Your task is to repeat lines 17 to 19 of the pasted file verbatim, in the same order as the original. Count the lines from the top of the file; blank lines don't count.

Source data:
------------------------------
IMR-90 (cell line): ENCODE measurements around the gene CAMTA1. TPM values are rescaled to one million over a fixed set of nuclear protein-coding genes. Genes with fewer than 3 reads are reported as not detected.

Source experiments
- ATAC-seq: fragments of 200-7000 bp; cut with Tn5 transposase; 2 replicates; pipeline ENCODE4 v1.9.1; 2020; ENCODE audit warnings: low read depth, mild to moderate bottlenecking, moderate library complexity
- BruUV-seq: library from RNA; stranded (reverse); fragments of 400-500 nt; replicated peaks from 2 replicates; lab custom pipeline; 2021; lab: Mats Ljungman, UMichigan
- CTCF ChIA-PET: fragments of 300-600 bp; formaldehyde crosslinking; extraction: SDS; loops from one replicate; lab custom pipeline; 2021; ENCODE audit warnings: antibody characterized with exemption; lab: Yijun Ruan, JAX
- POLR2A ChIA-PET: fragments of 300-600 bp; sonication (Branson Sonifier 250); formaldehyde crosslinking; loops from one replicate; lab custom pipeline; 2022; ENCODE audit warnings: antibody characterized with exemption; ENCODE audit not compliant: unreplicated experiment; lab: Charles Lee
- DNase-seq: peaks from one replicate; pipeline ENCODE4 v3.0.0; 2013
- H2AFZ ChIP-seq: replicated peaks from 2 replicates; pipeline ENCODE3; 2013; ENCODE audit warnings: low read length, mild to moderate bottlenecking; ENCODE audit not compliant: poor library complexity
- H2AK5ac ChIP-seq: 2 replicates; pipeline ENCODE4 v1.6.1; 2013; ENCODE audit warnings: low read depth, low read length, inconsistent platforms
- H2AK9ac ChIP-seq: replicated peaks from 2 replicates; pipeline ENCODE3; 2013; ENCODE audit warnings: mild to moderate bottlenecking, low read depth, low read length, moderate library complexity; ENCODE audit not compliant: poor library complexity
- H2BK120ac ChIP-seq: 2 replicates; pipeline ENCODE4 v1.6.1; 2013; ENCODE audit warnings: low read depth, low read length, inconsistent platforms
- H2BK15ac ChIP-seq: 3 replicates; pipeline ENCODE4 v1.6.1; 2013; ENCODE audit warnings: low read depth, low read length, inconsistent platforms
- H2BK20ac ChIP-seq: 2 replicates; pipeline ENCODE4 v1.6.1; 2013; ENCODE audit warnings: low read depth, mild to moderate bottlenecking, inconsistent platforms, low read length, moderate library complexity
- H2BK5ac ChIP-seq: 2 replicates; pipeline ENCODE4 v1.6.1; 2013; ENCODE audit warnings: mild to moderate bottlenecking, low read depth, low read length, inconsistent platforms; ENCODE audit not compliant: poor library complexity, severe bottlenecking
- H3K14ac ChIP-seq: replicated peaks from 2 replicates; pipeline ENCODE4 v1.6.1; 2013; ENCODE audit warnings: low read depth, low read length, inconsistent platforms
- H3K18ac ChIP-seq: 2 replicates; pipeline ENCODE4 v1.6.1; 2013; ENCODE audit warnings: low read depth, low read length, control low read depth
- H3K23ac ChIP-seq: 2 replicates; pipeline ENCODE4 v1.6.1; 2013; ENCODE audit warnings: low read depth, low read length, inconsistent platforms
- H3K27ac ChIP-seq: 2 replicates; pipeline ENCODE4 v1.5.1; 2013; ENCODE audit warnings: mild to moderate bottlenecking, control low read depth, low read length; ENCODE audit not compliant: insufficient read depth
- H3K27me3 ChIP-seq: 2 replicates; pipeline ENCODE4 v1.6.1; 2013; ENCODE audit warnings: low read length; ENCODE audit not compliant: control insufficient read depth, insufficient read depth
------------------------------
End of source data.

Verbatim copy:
- H3K23ac ChIP-seq: 2 replicates; pipeline ENCODE4 v1.6.1; 2013; ENCODE audit warnings: low read depth, low read length, inconsistent platforms
- H3K27ac ChIP-seq: 2 replicates; pipeline ENCODE4 v1.5.1; 2013; ENCODE audit warnings: mild to moderate bottlenecking, control low read depth, low read length; ENCODE audit not compliant: insufficient read depth
- H3K27me3 ChIP-seq: 2 replicates; pipeline ENCODE4 v1.6.1; 2013; ENCODE audit warnings: low read length; ENCODE audit not compliant: control insufficient read depth, insufficient read depth